Every day, 50 people in Mexico die from violence, 1,250 receive medical treatment as a result of violence, and 100 are left with some type of disability due to injuries caused by some form of violence. Murders related to drug trafficking have risen dramatically: 8,901 homicides were registered in the period from 2000 to 2006, compared to 34,550 between 2007 and 2010. Eighty–four percent of all murders occur in four states: Chihuahua, Sinaloa, Guerrero, and Baja California. In 2010, 70% of violent acts were concentrated in 80 municipalities and 32% of homicides occurred in just five cities: Ciudad Juárez (2,738), Culiacán (587), Tijuana (472), Chihuahua (670), and Acapulco (370). In 2009, the financial cost of insecurity in Mexico was calculated at 8.9% of the GDP (3).


In 2006, Mexico's emissions in units of carbon dioxide equivalent (CO2 eq) were 709,005 Gg. The contribution by category in terms of CO2 eq was as follows: waste, 14.1% (99,627.5 Gg); land use, land–use change, and forestry, 9.9% (70,202.8 Gg); industry, 9% (63,526 Gg); agriculture, 6.4% (45,552.1 Gg); and energy, 60.7% (430,097 Gg). CO2 emissions per capita in 2006 were 6.2 metric tons (t), although when the category of "land use, land–use change, and forestry" was omitted, the per capita figure was 5.9 t. Deforestation of forests and jungles exceeded 155,152 hectares annually between 2002 and 2007 and a total of 219,546 hectares of primary forests were lost during that period (12).


The 2006 National Health and Nutrition Survey found that emaciation or acute malnutrition had declined 73% in the last 20 years, reaching a low of 1.6% (13). On the other hand, obesity and overweight have become serious problems in Mexico over the past few decades (see Box 2).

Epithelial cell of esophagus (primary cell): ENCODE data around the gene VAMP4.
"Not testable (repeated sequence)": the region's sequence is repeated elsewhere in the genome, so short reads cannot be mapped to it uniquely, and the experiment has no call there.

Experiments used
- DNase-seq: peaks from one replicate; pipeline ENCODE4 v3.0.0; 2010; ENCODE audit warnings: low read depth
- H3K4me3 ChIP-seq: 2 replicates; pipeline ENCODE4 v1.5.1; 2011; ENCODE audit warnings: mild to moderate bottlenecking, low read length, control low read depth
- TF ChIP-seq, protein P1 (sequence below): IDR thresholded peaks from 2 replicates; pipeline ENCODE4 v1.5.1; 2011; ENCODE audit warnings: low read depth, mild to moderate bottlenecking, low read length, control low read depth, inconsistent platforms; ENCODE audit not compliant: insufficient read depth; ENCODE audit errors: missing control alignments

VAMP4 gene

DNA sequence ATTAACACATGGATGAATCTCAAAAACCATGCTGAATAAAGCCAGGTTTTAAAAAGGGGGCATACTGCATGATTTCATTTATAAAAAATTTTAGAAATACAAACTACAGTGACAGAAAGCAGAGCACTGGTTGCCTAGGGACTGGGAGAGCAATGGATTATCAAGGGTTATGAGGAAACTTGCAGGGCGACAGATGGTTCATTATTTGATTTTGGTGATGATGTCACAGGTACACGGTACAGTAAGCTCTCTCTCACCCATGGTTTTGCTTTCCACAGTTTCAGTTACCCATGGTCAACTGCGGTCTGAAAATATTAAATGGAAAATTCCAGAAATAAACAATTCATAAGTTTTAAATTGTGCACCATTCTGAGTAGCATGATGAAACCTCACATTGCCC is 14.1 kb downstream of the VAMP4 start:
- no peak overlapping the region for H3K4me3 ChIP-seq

Box 2

Health Conditions and Trends


Maternal and Reproductive Health

According to the available data for 2008, in the 125 Mexican municipalities with the lowest rankings on the Human Development Index (HDI), the maternal mortality ratio (MMR) was 182.6 deaths per 100,000 estimated live births, a 12.3% increase over the figure used as the baseline (2006). This represented a turning point for this indicator, which fluctuated between 139 and 183 deaths per 100,000 estimated live births thereafter (14). It is important to point out that these deaths were registered in just 40 (32%) of the 125 municipalities. Given the need for reliable figures on maternal mortality, activities such as the deliberate search and reclassification of suspected and confirmed maternal deaths nationwide have been underway since 2002. Since this effort began, between 10% and 20% of maternal deaths that were not classified as such have been re–examined-and reclassified-each year (14).